>If it's a sunny beach then shadows will cause you a serious problem.
>If it's not a sunny beach, why are you there?
class="style11">>I'm considering the possibility of shooting some day-for-night on a >beach.
>I remember some good looking stuff in The Beach. That film also had some really bad looking day-for-night as well, so it's worth checking out for both.
>Other than ND’s, no sky in the shots, shooting indoor stock outside without a filter, can't really think of anything specific.
>I've heard by one professional to shoot mid-day, another to shoot at dusk. In any case, it tends to have a somewhat dreamlike look to it, so hopefully that works for the story.
class="style11">>I'm considering the possibility of shooting some day-for-night on a >beach. I'm wondering if there are any obvious reasons I'm not realizing >that this won't work. Any thoughts.
>Why would it not work??? Might be missing the obvious too but...1,5 to 2 stops under (more in post or in camera if you're feeling daring). I prefer to backlit as much as possible to build up edge and contrast and the reflections on the water pass off as moon. ND grads for good measure to kill the hot sky.
>A few stills from a show I did 3-4 years ago shot around 1-2 PM. Not final but the Photoshop stills I used for discussions in colour timing. Windows do wonders for the sky. How else do you light up miles and miles of water/beach or whatever BG...plus accommodate a twisted schedule and, oh yes, with almost no money of course.
>Daniel Villeneuve, c.s.c.
Directeur-Photo/Director of Photography
demo à / at : http://dvdp.ca
class="style12">>. . .ND grads for good measure to kill the hot sky . . .
>Don't forget to also use ND's (over all) to keep your stop as wide as it would be if you were shooting there at night.
>David Perrault, CSC
class="style12">>If it's a sunny beach then shadows will cause you a serious problem.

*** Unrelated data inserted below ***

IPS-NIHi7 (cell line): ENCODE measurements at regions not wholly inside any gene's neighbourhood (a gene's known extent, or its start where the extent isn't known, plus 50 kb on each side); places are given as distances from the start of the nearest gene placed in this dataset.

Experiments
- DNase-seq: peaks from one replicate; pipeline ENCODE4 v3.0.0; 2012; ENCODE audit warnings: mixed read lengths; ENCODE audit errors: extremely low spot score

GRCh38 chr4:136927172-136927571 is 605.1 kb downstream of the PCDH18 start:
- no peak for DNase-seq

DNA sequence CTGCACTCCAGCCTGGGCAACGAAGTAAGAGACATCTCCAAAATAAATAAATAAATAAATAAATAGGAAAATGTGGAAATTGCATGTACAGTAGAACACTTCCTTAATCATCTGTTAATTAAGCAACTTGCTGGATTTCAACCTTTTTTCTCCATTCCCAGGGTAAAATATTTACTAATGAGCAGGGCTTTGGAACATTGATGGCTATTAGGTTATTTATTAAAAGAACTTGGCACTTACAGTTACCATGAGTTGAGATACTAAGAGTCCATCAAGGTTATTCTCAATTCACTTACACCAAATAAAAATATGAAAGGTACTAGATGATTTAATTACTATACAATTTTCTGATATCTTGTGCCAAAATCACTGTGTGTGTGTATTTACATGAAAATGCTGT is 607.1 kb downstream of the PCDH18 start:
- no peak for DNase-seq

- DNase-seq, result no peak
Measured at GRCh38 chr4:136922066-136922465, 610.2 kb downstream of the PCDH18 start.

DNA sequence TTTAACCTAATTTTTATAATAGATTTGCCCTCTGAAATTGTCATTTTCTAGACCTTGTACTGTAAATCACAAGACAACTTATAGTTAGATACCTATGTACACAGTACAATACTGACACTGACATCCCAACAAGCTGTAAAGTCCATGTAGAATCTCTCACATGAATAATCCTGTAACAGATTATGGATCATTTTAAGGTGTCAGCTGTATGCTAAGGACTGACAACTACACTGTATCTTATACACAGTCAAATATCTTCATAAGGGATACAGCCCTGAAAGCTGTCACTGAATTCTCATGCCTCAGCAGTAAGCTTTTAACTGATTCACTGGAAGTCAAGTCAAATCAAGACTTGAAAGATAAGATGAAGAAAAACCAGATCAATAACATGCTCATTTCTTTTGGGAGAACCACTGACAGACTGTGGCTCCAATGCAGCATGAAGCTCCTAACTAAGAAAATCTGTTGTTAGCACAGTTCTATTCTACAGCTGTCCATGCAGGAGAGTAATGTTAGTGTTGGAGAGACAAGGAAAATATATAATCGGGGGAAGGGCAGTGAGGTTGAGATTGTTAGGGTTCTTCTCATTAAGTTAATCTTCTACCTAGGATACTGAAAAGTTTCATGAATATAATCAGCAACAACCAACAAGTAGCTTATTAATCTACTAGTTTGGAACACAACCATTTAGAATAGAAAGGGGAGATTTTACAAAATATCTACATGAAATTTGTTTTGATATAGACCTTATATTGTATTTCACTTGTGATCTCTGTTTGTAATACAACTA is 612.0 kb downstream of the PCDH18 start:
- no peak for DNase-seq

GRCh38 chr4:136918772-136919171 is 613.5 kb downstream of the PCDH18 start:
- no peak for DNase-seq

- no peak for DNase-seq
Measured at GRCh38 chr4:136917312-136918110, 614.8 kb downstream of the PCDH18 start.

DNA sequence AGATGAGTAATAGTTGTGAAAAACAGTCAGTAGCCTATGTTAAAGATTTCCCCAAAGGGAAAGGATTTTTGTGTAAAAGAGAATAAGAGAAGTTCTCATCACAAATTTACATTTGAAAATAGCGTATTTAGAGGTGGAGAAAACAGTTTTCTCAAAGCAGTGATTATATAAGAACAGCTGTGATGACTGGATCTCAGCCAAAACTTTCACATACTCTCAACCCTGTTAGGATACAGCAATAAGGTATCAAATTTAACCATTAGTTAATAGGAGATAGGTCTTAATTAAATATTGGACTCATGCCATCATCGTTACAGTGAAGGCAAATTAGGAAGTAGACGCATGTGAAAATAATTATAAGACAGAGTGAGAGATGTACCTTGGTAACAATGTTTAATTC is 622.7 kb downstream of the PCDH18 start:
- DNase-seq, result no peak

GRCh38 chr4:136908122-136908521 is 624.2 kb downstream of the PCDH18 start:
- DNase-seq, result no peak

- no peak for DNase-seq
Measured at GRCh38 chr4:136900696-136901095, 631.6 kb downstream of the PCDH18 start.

>I don't get this at all, from my experience. Please clue me in to something I may have missed. Moonlight = hard hard light, just like the Sun. And unless you want to use some amazingly huge huge light(s) hanging from cranes ala 'Sleepy Hollow', the Sun is a pretty realistic option.
>Do you mean that there will be too much reflection and you will see more than you would in moonlight? Surely a combination of increased contrast (via push-processing or through a DI/TK) and underexposure will help with this... Or do you mean the way that Sunlight reflects much more of the chroma in an image than moonlight? (Again there are methods to reduce saturation)
>I live right next to the beach and with the full moon we have just had over the past couple of days, you can see an amazing amount of detail everywhere, and the shadows are very noticeable on the sand just as they would be in Sunlight. The main thing that would mislead is that you will have too much reflection on the sea and it will be too bright and the sky will be too bright also, and of course too much saturation compared with moonlight.
>P.S. Moonlight isn't heavy blue, at best it is a little cool. Uncorrected tungsten film will look ugly and wrong, to my eye at least.
>Benjamin Gregory Rood
>Firstly don't be embarrassed it's a good question. It's a matter of taste, some might think day for night stuff looks fake. The contrast in the sky is wrong, it's far too bright, the shadows are too hard. Sometimes it's not as simple as putting a ND grad on, for moving shots and portraits of people that wont work.
>Having said that most of the night scenes on the boat in Jaws were DFN, and they're pretty good. There are several of day for night filters available, some blue, some more monochrome for a more silvery texture. If you were to go with vision 2 stock I would underexpose by at least 2 stops.
>Your other option would be to shoot at dusk, you get a nice low contrast sky, but you only have 20 minutes to get the shots!
>Check out "Point Break"
>The football on the beach scene and most of the night time surfing were